Those descriptions are not too good, but if they make any sense, those are great wrist and forearm work outs.

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09-09-2010, 01:13 AM
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Quote:
Originally Posted by Jarick View Post
Snapshot doesn't require that at all. When you're carrying the puck to your side and have the stick loaded then release, that's a snap shot. All bringing the puck behind you does is slow the release time.

A wrist shot is what little kids with no strength at all do with the puck. Draw it way back and try to fling the thing towards the target. When you start loading up the stick heavily and can release it without a huge windup, that's when it becomes a snap shot.
You're working with the wrong definition of a snap shot. A snap shot is like a baby slap shot -- the back swing is only about knee high so the stick blade doesn't follow a big windmill path. Check out this video that details how to correctly do a snap shot.





Quote:
It becomes semantics, sure, but look at the Cammalleri video in which he shows a "wrist shot" (and even admits it's morphed into a snap shot):



The blade is a couple inches behind his back leg at his side, not way, way behind him. He doesn't break contact with the puck, it only takes maybe a foot of space to release the puck very quickly, and it's deadly accurate.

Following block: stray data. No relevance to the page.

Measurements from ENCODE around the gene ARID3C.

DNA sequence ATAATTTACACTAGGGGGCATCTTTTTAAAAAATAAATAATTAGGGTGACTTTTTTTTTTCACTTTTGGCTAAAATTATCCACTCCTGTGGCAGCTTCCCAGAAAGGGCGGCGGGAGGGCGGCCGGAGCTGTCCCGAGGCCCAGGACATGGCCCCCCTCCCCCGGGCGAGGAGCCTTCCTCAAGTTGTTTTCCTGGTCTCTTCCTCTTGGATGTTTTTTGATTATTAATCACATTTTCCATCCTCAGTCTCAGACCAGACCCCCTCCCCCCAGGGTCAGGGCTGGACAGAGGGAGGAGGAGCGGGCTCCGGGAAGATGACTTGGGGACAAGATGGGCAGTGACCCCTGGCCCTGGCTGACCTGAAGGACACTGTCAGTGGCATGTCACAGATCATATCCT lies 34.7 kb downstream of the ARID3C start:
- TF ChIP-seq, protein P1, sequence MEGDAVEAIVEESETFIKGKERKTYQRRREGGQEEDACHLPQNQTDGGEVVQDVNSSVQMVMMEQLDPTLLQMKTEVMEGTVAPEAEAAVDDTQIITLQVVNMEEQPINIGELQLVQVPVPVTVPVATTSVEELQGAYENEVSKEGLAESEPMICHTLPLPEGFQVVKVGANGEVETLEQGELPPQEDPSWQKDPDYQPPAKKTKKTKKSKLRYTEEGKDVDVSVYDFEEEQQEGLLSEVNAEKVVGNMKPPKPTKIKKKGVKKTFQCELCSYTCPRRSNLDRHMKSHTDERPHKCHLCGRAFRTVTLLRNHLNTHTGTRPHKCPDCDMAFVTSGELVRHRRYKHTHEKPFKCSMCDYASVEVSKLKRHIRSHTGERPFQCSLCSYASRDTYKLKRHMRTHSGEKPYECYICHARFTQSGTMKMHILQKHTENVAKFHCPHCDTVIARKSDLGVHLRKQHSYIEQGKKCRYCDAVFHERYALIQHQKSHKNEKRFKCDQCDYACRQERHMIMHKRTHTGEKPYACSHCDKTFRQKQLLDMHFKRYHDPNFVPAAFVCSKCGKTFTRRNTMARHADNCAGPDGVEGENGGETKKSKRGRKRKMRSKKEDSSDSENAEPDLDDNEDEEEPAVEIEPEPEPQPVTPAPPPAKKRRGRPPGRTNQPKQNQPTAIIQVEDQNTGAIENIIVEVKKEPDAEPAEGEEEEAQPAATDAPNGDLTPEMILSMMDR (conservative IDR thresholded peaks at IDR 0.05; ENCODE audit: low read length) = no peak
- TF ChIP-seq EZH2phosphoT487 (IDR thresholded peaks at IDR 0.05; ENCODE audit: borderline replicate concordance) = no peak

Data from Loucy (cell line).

That is a wrist shot. I think Cammalleri is saying that the flex of his stick makes it easy to get power comparable to what one would get from a snap shot. It's kind of a mystery what he meant but here's a guess --

When you take a slap or snap shot the blade of your stick hits the ice about 6 inches behind the puck. You're aggressively bending the stick backward as though you're loading a catapult. As you follow through with the shot the stick will eventually unload, flinging the puck forward. The stick that Cammalleri was using is whippy enough that he can get comparable "fling" while doing a wrist shot. He's not saying he isn't doing a wrist shot. As a matter of fact he still calls the video "How to perfect the wrist shot. . ."

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09-09-2010, 10:46 AM
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Jarick
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Maybe, but I redefined them. If all a snap shot is a slap shot with a short windup, then it's a short windup slap shot.

Wrist shot - all the power comes from using the bottom hand as a lever, quick push-pull of the forearms whips the puck off the blade.